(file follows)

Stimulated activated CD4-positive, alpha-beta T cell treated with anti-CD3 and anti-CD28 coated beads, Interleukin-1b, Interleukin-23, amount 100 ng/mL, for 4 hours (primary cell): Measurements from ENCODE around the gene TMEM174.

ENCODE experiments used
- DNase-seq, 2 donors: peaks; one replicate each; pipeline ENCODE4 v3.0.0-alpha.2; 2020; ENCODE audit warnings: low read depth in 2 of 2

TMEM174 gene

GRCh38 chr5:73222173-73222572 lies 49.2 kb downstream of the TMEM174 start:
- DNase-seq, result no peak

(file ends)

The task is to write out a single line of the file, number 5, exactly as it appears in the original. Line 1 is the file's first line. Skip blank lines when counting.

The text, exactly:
GRCh38 chr5:73222173-73222572 lies 49.2 kb downstream of the TMEM174 start: